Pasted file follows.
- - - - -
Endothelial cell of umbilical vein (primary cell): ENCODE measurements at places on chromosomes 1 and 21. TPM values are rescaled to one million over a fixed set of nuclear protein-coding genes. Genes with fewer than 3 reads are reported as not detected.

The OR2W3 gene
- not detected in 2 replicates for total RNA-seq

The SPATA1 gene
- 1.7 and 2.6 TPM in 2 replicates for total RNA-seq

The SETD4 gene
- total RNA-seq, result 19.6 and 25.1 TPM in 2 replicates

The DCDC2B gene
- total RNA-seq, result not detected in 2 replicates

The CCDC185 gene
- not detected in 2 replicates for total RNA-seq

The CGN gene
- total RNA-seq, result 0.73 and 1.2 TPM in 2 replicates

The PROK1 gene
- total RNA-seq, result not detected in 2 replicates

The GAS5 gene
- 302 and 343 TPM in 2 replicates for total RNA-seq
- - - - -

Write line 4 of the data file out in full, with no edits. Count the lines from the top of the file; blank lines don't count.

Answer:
The SPATA1 gene